© Doug Welch photo images/BTO
House martins have just arrived back in the country – but where have they been?
Increasing numbers of house martins have been arriving here over the last few weeks, much to the delight of householders fortunate enough to have these iconic summer visitors breeding under their eaves.
The first individuals to return tend to be older birds and these quickly occupy those nests that have survived the vagaries of the winter weather.
Birds that arrive late at nesting colonies may be forced to build a new nest from scratch, a process that can take up to two weeks and involve more than 1000 beakfuls of mud.
Arrival of house martins, 2013 – data from BirdTrack.
Despite being a colonial-nesting species, house martins can be surprisingly robust in defending their nest, seeing off rivals and having a go at house sparrows looking to use a nearly completed nest cup for their own breeding attempt.
You might imagine that house martins compete for aerial insects with swallows, swifts and sand martins. To some extent they do, but these species tend to feed on differently sized insects and at different heights, thereby reducing the degree of competition between them.
Information from monitoring schemes, such as the BTO/JNCC/RSPB Breeding Bird Survey, indicate a long-term decline in British house martin populations, something that has seen the species placed on the amber list of birds of conservation concern.
Interestingly, the decline has been most pronounced in South East England, with populations further north fairing rather better.
Somewhat surprisingly for a bird that is so familiar to us, we know virtually nothing about what happens to house martins once they leave our shores.
Recoveries of ringed birds from across France and on into North Africa reveal a migration route south but we have no idea what happens to these birds once they have crossed the Sahara.
In fact, there has only been one record of a ringed house martin from south of the Sahara, despite the many thousands of individuals to be fitted with rings in Britain each year (see map).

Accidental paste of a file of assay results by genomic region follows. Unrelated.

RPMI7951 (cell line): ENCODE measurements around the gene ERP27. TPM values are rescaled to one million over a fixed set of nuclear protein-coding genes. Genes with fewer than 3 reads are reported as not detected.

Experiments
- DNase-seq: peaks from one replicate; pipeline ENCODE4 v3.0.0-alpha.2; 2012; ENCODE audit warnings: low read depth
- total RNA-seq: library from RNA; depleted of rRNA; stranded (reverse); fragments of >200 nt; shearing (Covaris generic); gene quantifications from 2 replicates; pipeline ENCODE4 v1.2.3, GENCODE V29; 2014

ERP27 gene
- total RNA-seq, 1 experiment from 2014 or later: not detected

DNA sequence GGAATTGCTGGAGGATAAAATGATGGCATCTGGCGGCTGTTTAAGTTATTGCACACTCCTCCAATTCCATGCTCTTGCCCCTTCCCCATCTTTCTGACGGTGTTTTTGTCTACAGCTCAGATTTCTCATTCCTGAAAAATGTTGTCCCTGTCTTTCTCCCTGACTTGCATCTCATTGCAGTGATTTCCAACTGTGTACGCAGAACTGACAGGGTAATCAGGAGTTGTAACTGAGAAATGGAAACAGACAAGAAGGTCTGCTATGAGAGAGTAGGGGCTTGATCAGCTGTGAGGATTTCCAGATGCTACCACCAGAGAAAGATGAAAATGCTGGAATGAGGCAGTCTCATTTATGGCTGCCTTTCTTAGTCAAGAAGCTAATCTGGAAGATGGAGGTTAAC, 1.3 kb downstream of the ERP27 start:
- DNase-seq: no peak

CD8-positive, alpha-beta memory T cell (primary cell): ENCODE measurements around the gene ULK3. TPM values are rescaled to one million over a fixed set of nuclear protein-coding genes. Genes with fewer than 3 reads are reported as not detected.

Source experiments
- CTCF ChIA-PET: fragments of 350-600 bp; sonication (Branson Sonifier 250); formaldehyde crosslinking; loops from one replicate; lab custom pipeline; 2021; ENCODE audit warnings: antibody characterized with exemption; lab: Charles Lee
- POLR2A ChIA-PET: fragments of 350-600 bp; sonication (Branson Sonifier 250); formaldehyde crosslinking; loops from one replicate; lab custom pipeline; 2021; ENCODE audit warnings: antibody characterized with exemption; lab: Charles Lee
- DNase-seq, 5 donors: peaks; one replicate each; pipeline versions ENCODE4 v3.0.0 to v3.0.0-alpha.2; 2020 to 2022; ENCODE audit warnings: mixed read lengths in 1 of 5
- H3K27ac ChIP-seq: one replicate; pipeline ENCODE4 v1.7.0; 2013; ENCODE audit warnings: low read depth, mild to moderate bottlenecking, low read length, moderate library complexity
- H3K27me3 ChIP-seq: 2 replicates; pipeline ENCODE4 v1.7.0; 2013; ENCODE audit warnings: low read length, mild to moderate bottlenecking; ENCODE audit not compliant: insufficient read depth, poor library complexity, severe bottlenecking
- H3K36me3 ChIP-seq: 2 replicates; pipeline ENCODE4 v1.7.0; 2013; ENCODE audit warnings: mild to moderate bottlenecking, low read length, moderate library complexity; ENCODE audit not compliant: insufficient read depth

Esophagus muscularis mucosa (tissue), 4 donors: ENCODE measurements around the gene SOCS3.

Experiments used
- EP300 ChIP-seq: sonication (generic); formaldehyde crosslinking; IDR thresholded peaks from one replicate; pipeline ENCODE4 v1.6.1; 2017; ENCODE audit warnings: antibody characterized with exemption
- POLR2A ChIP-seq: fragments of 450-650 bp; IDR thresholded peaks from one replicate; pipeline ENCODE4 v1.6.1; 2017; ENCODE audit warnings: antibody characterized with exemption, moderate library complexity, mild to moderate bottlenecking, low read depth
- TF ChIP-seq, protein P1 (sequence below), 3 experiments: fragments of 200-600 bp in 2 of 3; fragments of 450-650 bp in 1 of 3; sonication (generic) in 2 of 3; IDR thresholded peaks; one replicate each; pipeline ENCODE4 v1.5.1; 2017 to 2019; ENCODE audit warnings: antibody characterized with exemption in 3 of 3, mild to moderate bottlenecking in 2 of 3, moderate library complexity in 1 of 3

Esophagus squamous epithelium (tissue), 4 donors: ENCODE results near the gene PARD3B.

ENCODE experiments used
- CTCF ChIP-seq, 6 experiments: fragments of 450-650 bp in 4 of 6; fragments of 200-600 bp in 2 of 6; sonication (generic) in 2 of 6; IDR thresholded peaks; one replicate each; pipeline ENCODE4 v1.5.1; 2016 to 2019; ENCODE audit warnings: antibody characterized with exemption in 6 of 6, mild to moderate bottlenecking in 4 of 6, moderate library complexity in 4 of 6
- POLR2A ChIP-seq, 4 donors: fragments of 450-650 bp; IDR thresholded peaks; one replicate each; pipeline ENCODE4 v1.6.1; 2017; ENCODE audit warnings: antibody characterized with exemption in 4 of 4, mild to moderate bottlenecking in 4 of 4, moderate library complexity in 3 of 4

House martins are rarely seen in Africa during our winter, which might suggest that they remain on the wing and feed above the canopy of the equatorial rainforest, out of sight of human eyes.
Ring-recoveries of British house martins, from Time to Fly by Jim Flegg.
New technologies may provide an answer, however.
The development of tiny tracking devices, known as geolocators, has revolutionised our understanding of how small birds migrate to and from Africa.
These devices, no bigger than a shirt button, have an inbuilt electronic calendar, a clock and a light sensor that constantly monitors the daylight against the clock and the calendar and stores that information.
Once the bird returns to Britain, scientists can remove the device, download the data and work out where on the planet the geolocator was at any given time and date.
Tracking house martins
Scientists at the BTO have already used these devices to revolutionise our understanding of the movements of nightingale, swift and nightjar. This year they hope to fit geolocators to British house martins (see below).
House martins are one of the last of our summer migrants to depart in the autumn and some breeding pairs may still have young in the nest during September or even October.
The presence of young so late in the year can prompt the question as to their chances of survival.
Assuming that the weather does not deteriorate suddenly, then the young should be able to make their way south, feeding on the wing as they go.
With luck, a small number of the birds heading south this autumn should be carrying geolocators and, when they return to the breeding colonies next spring we should get an answer to the question of where they spend the winter.
The British Trust of Ornithology (BTO) works in partnership with over 40,000 volunteer birdwatchers to chart the fortunes of UK birds.
Among the surveys that we coordinate is our popular Garden BirdWatch, the largest year-round survey of garden birds in the world.
Each month we highlight a bird for you to look out for in your garden.
For more information about Garden BirdWatch or to speak to the Garden Ecology Team please email firstname.lastname@example.org
Find out more about the BTO’s work to fit geolocators to British house martins.
Read previous BTO Garden Bird of the Month blogs.